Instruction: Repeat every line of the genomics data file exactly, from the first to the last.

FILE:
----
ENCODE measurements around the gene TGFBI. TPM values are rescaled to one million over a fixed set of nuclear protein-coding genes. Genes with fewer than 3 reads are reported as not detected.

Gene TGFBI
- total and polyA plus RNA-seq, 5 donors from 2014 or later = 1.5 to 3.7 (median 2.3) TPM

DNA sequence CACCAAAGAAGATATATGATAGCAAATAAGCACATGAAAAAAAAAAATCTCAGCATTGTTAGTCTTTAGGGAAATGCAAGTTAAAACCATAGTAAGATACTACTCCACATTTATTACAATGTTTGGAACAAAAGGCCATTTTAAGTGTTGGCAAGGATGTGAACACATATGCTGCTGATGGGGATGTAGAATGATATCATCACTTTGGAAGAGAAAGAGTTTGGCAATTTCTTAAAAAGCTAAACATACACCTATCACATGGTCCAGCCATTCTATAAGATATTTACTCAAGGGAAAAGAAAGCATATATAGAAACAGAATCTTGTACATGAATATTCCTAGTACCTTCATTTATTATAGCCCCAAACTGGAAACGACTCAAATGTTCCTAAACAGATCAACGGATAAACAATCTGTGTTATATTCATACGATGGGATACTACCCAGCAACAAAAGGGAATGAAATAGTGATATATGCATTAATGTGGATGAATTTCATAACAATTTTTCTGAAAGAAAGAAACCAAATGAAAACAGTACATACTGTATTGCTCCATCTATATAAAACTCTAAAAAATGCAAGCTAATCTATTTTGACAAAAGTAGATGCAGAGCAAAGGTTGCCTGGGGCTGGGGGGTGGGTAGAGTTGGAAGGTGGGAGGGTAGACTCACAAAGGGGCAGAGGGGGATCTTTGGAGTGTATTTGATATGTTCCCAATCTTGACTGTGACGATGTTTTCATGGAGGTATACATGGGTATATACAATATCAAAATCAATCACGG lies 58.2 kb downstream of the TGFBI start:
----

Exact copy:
ENCODE measurements around the gene TGFBI. TPM values are rescaled to one million over a fixed set of nuclear protein-coding genes. Genes with fewer than 3 reads are reported as not detected.

Gene TGFBI
- total and polyA plus RNA-seq, 5 donors from 2014 or later = 1.5 to 3.7 (median 2.3) TPM

DNA sequence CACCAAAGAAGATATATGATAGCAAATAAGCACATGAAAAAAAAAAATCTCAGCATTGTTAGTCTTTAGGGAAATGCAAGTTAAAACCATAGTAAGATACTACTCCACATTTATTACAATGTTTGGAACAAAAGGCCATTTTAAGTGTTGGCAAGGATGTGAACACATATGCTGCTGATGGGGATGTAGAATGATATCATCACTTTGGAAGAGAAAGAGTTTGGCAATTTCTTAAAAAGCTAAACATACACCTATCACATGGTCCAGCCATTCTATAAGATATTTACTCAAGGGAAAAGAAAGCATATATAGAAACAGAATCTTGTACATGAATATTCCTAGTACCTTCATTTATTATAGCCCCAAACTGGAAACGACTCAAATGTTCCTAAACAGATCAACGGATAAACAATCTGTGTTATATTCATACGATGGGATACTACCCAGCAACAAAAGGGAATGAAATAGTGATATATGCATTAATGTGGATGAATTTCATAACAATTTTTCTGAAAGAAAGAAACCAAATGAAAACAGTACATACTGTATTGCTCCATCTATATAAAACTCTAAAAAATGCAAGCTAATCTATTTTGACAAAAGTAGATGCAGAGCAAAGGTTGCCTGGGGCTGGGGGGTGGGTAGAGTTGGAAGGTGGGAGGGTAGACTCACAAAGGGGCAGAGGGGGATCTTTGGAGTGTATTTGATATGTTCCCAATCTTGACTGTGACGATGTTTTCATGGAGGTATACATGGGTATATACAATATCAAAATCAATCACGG lies 58.2 kb downstream of the TGFBI start: